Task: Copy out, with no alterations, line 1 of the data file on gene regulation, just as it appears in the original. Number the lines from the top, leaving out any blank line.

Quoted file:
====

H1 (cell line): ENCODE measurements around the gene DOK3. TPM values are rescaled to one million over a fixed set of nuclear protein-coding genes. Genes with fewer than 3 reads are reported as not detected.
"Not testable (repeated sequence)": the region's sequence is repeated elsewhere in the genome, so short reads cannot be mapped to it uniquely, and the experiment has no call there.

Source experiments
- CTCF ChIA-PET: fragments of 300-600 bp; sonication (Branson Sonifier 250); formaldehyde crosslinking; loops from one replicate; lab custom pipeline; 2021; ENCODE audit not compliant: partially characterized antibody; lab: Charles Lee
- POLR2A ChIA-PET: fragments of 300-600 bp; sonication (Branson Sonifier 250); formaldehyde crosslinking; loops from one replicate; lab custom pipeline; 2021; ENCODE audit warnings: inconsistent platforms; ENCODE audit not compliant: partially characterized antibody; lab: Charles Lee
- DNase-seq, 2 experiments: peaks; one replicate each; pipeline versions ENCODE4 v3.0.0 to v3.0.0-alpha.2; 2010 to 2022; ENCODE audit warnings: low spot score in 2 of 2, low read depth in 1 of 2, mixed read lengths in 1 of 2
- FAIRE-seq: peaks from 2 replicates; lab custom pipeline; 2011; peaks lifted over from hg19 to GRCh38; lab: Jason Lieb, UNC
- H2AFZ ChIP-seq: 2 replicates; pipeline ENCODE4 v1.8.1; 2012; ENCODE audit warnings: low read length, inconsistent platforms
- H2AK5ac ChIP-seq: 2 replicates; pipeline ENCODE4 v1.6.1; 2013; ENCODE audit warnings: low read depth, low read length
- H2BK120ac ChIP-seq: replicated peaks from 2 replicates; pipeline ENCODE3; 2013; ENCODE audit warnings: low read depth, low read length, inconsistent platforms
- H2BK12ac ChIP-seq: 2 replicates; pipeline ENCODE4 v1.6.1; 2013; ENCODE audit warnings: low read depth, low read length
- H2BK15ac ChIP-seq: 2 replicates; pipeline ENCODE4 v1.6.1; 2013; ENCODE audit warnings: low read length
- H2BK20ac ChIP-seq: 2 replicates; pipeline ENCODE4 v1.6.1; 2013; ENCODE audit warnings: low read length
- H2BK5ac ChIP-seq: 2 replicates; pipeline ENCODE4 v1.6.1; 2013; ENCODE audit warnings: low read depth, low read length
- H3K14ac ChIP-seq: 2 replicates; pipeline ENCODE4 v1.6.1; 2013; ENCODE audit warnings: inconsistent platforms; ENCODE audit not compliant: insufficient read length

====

H1 (cell line): ENCODE measurements around the gene DOK3. TPM values are rescaled to one million over a fixed set of nuclear protein-coding genes. Genes with fewer than 3 reads are reported as not detected.